The Roar
The Roar


Underrated A-league still not getting the plaudits it deserves

Cristiano Ronaldo is key when his side take on Bayern Munich. (AP Photo/Daniel Ochoa de Olza)
Roar Guru
19th July, 2015
3928 Reads

It’s been a great off-season for football in Australia with the visits of Villareal and Liverpool, followed up by the ICC tournament at the MCG with Roma, Man City and Real Madrid taking centre stage.

Shortly after, the FFA Cup round of 32 gets underway, yet another reminder that football never stops.

Around 400,000 people will have gone through the turnstiles to watch some of the best in the world play on our shores – and some against local A-League sides.

While watching all of these games, both on TV and in person, I’ve come to realise a few important points for the sport and for the growth of the A-League.

Our league is heavily underrated, by our own sports journalists here in Australia, particularly the ones in the football industry. Now I’m not saying that our clubs are at same level of a Liverpool, Man City or Real Madrid, but considering our salary cap restrictions ($2.55m), squad sizes (max 23), and other limits (10 clubs, no junior teams or academies), we should be routinely losing by 6 or 7 to these sides.

Back in 2013, I saw a young Postcoglou-led Victory side give a good account of themselves against a Liverpool side including Steve Gerrard and Louis Suarez, the score was 2-0.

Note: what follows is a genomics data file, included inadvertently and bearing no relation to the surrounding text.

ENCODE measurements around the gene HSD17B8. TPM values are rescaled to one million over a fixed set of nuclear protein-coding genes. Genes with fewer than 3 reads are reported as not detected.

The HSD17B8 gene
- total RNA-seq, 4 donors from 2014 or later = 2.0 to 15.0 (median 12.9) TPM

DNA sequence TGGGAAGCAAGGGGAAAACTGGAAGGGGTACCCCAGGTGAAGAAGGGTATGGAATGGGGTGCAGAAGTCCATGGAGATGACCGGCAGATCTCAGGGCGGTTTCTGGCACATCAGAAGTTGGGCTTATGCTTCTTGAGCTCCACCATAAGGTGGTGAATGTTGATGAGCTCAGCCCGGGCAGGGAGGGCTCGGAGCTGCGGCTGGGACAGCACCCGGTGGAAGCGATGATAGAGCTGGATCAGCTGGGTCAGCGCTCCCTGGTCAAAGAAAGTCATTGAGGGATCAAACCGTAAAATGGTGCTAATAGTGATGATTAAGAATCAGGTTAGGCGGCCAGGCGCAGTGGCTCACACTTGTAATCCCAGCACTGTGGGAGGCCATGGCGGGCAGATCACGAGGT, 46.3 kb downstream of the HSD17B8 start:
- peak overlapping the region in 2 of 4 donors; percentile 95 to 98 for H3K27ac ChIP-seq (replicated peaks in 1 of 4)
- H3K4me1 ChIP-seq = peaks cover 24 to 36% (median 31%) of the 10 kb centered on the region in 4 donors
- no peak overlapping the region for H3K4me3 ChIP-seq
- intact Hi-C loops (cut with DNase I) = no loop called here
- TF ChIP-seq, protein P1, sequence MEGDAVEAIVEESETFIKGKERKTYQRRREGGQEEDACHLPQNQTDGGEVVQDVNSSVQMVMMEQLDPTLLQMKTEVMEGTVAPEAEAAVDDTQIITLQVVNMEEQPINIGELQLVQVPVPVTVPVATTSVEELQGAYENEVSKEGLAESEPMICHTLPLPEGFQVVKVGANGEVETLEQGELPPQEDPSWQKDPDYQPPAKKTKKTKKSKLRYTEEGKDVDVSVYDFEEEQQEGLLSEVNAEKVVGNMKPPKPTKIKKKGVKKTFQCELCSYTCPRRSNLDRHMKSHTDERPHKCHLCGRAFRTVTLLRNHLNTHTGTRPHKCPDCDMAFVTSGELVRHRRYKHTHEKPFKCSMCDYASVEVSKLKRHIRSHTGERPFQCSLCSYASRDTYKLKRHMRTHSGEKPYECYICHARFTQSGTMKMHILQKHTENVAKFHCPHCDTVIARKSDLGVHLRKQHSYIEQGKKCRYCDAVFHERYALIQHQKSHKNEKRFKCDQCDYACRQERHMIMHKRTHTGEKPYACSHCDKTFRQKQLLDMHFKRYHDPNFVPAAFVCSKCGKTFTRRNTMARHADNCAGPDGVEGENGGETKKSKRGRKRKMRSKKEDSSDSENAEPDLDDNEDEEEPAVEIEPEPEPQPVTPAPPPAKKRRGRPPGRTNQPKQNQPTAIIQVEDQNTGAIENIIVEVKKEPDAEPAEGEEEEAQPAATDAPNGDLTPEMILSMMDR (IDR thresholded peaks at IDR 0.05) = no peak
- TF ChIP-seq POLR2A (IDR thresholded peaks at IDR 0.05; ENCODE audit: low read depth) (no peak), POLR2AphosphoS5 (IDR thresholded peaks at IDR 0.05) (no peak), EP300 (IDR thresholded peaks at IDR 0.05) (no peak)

On Friday night, Brisbane did well for 50-60 mins, and ended up losing 2-1 to the Reds. On the Gold Coast, Man City struggled to do much against Melbourne City until a Sami Nasri cracker five mins from time.

But there was no mention of this in the local media, on the contrary, it was all about the quality of the Man City youngsters.

All the local articles that I’ve seen in print and online haven’t paid the local clubs enough respect, or given them enough column inches.


Other small footballing nations would be lauding such displays and score lines!

The local media outlets need to get over the cultural cringe of the A-League and start reporting more on our quality domestic competition.

If our media can’t pump up our local product, even when it performs well versus the best in the world, rather than jaw-drop at these stars when they come to town – then we’ve got a long way to go!

It’s time for Australian journalism to grow as the game has grown in the last decade.

I hate using this term, but was at the MCG on Saturday to watch Real Madrid v Roma, and the anticipation seemed OK before kickoff, but as soon as it started it felt like being at a funeral.

The atmosphere was so non-existent you could hear a pindrop, despite the 80,000 in attendance. Following that game, the amount of negative commentary that I’ve seen and heard about the sport on social media and in person at the ground has been astonishing.

People paid good money, but they were always going to watch a pre-season practise match, nothing more nothing less.

If people wanna see the players giving it their all in their home city in a meaningful contest, and not have to wake up at 5am every week, than they should come and try an A-League match. This is also something the media has to lead and help with.


A-League progress
Our domestic competition has had its hiccups, and it still has a long way to go, some clubs are in much better positions than others, and the sport still doesn’t generate enough revenue. However, what we’ve seen in the last 10 years is a constant improvement of our local kids, better and smarter scouting of foreign players, and the overall playing standard has been on an upward curve.

If we can get the A-League on commercial free-to-air TV, have all the top tier clubs establish teams down to under 6s, and expand the league to increase in duration and the number of clubs when the timing is right, then I think we’re in for a great next decade.